There’s simply too much of an opportunity for inside knowledge to be acquired; for county employees, if you will, to prey on the rest of us.
Of course, it’s hard to listen to any discussion about tax sales without putting it in the context of the August 2014 auction, where Maria Ajello lost her Town of Richfield home to a neighbor who happened to be a county employee.
Another wrinkle: under a then-new policy, Ajello and a Town of Butternuts property owner, Bob Force, were denied the right to buy back their properties on the day of the sale.
They still feel that injustice, and anyone who hears Maria’s monthly plea for mercy feels it too. Injustice left alone festers, with unintended consequences: Fearful, the county board feels it must have a deputy sheriff on duty at all its monthly meetings.

To sum up, Treasurer Ruffles has taken a business-like step in shortening foreclosure from four years to three. Any business owner knows: If you let a bill go unpaid for even a year, the chances of getting paid are miniscule. But he and the county board, hand in hand, should continue to pursue not a best practice or two, but all THE best practices:
• One, pass the buy-back legislation, so captured value can be freed and people can stay in their homes.
• Two, ban every county employee from bidding on delinquent properties. Steady work, plus good health benefits and a secure retirement are recompense enough.
• Three, begin negotiations to make Maria Ajello and Bob Force whole – the properties they lost were worth many multiples of the taxes they owed.

HAPPENIN’ OTSEGO for TUESDAY, JUNE 20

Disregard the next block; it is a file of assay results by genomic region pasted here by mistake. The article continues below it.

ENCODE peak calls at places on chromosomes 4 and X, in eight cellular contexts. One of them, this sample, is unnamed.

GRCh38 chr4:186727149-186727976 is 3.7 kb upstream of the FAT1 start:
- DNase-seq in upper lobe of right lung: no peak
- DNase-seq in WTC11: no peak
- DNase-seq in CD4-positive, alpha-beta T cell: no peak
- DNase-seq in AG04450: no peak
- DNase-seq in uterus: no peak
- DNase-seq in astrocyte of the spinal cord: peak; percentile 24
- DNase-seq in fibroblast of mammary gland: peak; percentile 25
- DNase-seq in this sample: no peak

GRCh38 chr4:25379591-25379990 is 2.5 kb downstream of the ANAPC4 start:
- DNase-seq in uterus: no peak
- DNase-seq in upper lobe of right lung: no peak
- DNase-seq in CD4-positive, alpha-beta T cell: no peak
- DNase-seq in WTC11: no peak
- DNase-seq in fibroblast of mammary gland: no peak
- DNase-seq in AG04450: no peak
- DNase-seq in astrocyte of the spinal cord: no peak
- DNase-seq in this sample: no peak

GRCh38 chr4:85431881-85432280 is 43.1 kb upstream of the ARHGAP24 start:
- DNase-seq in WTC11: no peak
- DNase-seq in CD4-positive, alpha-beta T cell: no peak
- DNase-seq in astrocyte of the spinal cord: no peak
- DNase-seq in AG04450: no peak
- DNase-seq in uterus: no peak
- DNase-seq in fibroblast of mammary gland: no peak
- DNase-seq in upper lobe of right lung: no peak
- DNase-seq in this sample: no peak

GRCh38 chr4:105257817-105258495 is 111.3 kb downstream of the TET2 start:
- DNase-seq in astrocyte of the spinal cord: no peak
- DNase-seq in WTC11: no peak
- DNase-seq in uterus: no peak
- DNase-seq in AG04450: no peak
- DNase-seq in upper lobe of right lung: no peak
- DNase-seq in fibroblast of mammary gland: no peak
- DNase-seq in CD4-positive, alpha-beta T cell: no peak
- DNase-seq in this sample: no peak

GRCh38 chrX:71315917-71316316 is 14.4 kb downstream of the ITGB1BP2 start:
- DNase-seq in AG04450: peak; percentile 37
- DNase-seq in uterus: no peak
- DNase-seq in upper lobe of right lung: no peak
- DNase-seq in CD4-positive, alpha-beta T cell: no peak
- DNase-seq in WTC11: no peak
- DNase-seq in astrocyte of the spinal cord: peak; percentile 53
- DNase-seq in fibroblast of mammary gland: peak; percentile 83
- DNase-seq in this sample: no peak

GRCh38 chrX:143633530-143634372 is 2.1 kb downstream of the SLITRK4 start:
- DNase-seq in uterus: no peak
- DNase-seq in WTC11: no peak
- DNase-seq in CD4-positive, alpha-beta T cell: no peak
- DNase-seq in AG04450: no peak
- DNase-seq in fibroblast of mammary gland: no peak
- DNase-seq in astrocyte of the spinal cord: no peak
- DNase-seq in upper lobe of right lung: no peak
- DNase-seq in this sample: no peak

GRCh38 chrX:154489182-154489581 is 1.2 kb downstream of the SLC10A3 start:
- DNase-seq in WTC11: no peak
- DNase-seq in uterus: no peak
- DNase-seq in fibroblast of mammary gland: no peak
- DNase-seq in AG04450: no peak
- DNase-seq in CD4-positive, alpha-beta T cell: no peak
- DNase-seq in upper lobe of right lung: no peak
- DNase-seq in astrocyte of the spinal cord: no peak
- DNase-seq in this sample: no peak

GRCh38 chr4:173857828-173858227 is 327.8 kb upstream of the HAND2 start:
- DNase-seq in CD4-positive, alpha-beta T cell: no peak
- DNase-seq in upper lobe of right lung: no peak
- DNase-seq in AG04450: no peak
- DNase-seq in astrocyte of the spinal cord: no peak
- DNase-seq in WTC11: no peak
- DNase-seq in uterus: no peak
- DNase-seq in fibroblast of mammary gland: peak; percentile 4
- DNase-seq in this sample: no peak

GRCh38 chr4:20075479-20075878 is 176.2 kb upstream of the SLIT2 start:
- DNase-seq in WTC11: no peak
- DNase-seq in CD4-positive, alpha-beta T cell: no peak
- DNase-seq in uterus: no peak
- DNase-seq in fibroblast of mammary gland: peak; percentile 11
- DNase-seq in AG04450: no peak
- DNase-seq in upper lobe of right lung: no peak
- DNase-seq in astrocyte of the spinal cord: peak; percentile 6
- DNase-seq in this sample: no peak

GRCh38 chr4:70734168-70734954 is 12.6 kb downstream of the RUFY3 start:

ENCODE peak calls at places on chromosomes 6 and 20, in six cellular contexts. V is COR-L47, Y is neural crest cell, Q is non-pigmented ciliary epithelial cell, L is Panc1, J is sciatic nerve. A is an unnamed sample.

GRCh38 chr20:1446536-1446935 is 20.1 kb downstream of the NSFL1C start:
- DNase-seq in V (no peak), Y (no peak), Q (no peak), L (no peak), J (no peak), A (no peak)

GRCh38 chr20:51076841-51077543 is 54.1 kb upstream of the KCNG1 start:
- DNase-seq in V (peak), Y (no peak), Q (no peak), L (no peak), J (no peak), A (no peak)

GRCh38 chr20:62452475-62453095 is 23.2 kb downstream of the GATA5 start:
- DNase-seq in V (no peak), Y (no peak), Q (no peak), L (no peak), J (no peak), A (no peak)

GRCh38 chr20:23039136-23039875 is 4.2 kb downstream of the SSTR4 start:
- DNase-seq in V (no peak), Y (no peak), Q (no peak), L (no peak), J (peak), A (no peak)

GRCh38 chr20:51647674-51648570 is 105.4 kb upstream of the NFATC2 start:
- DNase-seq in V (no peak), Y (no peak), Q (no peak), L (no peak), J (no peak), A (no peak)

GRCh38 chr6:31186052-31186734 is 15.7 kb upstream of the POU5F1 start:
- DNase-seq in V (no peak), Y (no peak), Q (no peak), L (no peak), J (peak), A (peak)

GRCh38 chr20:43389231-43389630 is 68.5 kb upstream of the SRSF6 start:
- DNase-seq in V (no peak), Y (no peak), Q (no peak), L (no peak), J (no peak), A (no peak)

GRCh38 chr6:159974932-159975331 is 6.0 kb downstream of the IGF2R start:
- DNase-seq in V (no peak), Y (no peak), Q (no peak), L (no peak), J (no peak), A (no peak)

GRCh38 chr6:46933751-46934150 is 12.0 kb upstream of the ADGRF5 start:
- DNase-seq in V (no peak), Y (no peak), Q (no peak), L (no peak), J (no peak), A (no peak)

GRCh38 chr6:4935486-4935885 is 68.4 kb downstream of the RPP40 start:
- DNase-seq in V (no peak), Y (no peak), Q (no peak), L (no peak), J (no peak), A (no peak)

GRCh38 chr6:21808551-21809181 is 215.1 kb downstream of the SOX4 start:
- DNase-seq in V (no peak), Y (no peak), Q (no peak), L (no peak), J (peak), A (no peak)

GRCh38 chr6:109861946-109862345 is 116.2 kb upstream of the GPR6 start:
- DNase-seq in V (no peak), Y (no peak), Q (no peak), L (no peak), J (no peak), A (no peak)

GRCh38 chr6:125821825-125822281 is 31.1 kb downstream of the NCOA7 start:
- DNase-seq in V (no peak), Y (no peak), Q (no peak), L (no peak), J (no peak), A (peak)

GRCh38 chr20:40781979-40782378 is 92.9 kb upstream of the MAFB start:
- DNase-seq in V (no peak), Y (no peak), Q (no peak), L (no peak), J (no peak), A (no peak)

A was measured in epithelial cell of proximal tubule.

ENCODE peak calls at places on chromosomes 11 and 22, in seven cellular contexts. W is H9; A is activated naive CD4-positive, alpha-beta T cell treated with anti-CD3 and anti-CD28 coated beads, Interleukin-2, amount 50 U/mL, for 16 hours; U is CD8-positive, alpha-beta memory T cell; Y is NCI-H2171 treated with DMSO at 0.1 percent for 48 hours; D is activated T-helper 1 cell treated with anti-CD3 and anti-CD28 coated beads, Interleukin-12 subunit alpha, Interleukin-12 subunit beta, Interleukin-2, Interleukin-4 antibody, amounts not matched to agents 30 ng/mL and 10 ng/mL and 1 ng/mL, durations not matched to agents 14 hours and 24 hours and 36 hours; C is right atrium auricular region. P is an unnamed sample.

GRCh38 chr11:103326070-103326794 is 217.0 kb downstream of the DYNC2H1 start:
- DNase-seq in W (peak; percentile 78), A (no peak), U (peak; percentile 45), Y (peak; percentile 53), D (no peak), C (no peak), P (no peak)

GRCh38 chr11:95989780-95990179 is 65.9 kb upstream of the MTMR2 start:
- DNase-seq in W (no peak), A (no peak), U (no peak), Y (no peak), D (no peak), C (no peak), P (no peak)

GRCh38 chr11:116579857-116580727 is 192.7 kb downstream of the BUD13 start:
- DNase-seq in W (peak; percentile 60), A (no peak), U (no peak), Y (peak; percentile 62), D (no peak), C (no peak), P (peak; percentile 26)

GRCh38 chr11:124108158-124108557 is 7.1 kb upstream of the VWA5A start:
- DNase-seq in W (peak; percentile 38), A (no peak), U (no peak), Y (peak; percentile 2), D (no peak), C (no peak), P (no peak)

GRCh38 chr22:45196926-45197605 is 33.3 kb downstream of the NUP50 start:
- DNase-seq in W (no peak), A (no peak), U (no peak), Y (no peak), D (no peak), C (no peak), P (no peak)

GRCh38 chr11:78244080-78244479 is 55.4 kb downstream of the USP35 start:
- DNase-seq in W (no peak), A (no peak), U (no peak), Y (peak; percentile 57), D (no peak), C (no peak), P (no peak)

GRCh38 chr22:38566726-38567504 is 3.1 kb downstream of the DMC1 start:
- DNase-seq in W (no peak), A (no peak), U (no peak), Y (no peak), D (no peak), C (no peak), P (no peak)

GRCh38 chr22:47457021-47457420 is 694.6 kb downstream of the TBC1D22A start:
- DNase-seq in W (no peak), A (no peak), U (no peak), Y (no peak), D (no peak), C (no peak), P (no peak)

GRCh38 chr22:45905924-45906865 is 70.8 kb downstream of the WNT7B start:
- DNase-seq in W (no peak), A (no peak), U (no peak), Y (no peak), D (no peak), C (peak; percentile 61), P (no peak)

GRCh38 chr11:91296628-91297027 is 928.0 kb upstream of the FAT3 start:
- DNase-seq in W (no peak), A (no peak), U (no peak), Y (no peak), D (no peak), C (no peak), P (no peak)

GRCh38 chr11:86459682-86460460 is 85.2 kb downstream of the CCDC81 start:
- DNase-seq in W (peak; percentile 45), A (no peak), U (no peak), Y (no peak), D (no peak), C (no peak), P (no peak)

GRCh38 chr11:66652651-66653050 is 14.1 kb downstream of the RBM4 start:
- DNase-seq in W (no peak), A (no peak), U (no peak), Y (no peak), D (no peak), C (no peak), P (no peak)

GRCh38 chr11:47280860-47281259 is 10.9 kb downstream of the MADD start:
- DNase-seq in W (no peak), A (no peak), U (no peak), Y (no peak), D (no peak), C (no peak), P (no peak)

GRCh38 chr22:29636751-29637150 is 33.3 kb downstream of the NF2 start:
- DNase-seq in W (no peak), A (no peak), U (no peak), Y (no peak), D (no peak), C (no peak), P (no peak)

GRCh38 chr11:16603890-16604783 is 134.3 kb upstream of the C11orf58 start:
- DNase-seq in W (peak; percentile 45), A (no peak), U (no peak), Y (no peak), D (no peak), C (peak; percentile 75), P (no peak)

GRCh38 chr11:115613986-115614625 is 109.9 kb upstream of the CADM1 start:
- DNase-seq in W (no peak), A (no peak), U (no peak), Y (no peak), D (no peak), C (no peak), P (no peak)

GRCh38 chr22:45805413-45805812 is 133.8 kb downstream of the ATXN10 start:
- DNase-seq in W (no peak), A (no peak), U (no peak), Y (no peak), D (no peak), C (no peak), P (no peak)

HAPPENIN’ OTSEGO for TUESDAY, JUNE 20

Kids Tour Of

Clark Sports Center

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SPORTS CENTER TOURS – 3-5 p.m. Children, K-6, are welcome to tour the new facility and learn what about the new program areas. Free to members and non-members. Clark Sports Center, Cooperstown. www.clarksportscenter.com/events/no-school/

3-D DESIGN WORKSHOP – 3:30-5 p.m. Come tinker with your designs for 3-D printing. Create your own Fidget Spinner. Must be at least 8 years of age. Huntington Memorial Library, 62 Chestnut St., Oneonta. Info, hmloneonta.org/calendar/

HAPPENIN’ OTSEGO for THURSDAY, JUNE 15
HAPPENIN’ OTSEGO for THURSDAY, JUNE 15

An Afternoon With The Artists

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ARTIST TALK – 4 p.m. “Pushing Boundaries” artist, Marcie Schwartzman, gives a talk discussing her work. Moderated by Robert Seward, professor emeritus of Tokyo University. The Art Garage, 689 Beaver Meadow Rd., Cooperstown. www.facebook.com/TheArtGarageCooperstown/

WRITERS SALON – 7:30-9 p.m. Opens with an open mic followed by a presentation from author of the month, Mona Sen. She is the author of her memoir, The Shifting Creek. Community Arts Network of Oneonta. Wilber Mansion, 11 Ford Ave., Oneonta. Info, www.canoneonta.org/event/writers-salon-mona-sen/?instance_id=847

HAPPENIN’ OTSEGO for TUESDAY, APRIL 18
HAPPENIN’ OTSEGO for TUESDAY, APRIL 18

Learn About The Returning Birds

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THE GATHERING PLACE – 2-4 p.m. Learn about the habitat and feeding of the Baltimore Oriole and Ruby Throated Hummingbird as they return to our area this spring. Also touches on the patterns of other migratory birds. Woodside Hall, 1 Main St,. Cooperstown. Info, Karen Cadwalader @ 607-547-0600 or visit www.facebook.com/Woodside.Hall/

CLIMATE LECTURE – 6 p.m. Learn about issues in climate change with Wenonah Hauter, Executive Director of Food and Water Watch, author of Foodopoly and Frackopoly. Hunt Union, Red Dragon ballroom, SUNY Oneonta.